Sunday, August 26, 2012

Skipping Ahead: Native American fry bread

I decided to skip ahead a little. Last month, a friend of mine travelled out to the western US states for a couple of weeks. I, myself, had never been out there. The closest I had gotten was flying over it on my way to Japan (with a brief weekend stop at Stanford University for an orientation). From what I could tell, the state of Utah is merely a crumpled up piece of sandpaper.

My friend had brought back a package of Native American fry bread. To be honest, I had never heard of this. But being from the Midwest, I'm no stranger to fried foods. Therefore, my curiosity was piqued.

Apparently, this company decided to take this traditional bread and sell it so you too can make it at home. Actually, it's great that they're doing this. It's not like we're inundated with Native American restaurants. In fact, I'm not sure I've ever heard of any. To try it at home is a unique opportunity that few have. Much like most of this blog.

The bread started out with pouring the mix into a bowl and adding some warm water to it and letting it rest for 30-40 minutes. It was sticky, but I stuck to the recipe and resisted the urge to add flour to it. Afterwards, I flattened the dough out and cut it into 3-inch squares and fried it. (Of course, and this goes without saying for me, no bout of frying goes without burns. This time, it's the tip of my finger. That'll make work fun, considering I type all day.) The package recommended several toppings to try, including honey, butter, or powdered sugar (I went with the powdered sugar). It also said that the fry bread is traditionally served with corn soup, hominy, and meat gravy.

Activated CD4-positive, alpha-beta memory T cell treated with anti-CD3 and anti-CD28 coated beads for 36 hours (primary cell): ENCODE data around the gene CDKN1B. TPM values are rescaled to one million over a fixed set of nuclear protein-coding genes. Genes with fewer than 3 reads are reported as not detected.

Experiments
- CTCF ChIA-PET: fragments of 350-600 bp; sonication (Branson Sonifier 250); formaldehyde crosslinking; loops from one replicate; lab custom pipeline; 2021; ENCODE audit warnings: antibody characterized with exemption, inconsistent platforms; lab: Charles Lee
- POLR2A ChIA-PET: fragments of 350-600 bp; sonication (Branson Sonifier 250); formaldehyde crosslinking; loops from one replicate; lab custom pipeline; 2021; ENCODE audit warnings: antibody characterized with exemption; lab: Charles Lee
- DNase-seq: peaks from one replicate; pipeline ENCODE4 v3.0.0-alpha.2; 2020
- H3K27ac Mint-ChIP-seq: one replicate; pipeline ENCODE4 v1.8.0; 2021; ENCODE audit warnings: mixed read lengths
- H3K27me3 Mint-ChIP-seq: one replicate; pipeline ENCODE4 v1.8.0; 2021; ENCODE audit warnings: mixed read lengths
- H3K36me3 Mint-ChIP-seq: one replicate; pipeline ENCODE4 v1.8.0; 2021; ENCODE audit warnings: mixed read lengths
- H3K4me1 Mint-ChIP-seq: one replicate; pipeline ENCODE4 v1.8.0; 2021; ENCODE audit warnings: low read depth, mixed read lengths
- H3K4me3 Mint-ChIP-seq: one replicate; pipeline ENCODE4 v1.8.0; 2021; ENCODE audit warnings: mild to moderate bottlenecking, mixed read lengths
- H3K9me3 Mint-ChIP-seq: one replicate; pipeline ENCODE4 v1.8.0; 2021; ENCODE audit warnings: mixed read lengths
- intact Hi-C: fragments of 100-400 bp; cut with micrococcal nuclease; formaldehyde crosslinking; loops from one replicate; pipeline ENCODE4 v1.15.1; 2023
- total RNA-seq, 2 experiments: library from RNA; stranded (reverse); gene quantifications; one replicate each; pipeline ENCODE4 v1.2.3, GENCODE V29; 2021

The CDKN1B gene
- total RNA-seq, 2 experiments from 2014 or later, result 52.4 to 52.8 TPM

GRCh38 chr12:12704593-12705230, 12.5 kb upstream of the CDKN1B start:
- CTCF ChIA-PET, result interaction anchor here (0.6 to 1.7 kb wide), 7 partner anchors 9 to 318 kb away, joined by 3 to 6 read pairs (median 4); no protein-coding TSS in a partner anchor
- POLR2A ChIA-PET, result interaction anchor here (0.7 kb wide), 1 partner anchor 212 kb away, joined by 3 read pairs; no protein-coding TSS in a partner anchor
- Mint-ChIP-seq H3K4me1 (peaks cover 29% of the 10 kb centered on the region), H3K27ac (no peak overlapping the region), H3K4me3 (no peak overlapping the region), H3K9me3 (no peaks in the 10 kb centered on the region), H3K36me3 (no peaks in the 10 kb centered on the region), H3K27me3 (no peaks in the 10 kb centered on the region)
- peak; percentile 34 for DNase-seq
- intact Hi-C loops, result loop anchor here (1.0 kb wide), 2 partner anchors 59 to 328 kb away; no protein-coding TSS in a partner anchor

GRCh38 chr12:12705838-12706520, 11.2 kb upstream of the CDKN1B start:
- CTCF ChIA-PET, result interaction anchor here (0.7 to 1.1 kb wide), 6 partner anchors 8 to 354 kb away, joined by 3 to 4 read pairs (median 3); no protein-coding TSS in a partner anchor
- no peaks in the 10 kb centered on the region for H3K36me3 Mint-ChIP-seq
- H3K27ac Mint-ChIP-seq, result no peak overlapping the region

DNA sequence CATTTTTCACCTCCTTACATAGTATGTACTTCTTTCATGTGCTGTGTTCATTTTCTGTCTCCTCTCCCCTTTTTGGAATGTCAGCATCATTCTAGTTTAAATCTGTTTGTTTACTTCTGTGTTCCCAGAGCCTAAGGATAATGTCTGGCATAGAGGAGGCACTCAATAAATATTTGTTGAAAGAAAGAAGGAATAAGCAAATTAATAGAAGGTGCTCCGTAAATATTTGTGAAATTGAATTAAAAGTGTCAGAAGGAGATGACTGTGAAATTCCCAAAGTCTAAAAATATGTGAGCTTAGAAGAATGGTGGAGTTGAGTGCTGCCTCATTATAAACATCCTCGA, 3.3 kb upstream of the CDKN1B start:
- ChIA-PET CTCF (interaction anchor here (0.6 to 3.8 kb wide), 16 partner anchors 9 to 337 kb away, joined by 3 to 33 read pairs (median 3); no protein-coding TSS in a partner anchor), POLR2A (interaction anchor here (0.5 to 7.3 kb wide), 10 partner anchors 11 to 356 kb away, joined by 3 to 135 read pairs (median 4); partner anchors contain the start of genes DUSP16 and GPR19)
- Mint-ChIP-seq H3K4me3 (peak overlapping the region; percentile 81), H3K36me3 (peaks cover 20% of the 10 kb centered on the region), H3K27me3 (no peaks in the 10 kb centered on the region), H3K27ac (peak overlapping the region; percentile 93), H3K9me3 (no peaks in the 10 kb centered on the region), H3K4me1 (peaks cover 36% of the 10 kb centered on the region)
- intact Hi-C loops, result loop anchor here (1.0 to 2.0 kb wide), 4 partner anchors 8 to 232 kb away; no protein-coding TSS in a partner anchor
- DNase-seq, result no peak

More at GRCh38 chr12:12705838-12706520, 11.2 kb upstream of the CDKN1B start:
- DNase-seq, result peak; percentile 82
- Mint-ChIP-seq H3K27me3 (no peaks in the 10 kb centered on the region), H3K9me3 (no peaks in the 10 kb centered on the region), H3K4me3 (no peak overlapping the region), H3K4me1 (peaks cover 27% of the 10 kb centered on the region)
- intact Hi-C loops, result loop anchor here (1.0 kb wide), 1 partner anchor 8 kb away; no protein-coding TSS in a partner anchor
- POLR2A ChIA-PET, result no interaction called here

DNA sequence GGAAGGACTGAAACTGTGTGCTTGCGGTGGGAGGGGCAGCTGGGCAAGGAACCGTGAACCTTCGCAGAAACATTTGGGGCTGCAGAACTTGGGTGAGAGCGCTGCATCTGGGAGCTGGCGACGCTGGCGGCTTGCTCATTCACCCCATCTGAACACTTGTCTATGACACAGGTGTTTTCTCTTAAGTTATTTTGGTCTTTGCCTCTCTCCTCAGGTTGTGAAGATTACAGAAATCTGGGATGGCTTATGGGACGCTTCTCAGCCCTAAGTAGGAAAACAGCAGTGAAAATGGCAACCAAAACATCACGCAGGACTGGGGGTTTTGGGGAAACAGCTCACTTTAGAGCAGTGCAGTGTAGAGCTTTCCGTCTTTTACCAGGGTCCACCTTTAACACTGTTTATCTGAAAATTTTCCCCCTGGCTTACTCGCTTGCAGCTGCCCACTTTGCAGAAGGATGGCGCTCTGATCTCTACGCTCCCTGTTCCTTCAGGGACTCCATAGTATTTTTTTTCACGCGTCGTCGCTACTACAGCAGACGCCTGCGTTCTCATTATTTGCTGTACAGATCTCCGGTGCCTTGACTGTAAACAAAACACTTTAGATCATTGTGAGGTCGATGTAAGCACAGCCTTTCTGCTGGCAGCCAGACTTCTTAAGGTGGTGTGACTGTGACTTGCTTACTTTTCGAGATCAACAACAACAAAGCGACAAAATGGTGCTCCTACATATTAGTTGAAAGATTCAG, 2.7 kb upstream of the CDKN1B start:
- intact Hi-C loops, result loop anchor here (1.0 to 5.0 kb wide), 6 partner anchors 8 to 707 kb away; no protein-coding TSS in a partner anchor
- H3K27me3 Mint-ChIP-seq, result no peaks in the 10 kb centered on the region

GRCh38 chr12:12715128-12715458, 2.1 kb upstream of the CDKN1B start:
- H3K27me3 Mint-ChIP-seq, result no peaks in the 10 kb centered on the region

I may have to search for an actual recipe for fry bread. I though this was from the Lakota tribe, but upon reading the back, it may be tied closer to the Osage traditions. I liked it; the sweetness of the powdered sugar mixed with the oil from frying reminded me of something of my childhood. Still less sweet than a funnel cake, but equally good. I should've tried a couple with honey, and a couple with butter (and jam!) to get the right combination.

Overall, I really could've eaten the entire batch myself. But my kids were staring at me with puppy-dog eyes, and I caved. Good food should always be shared. So, thanks to my friend for sharing the gift of something most people never get the opportunity to try.

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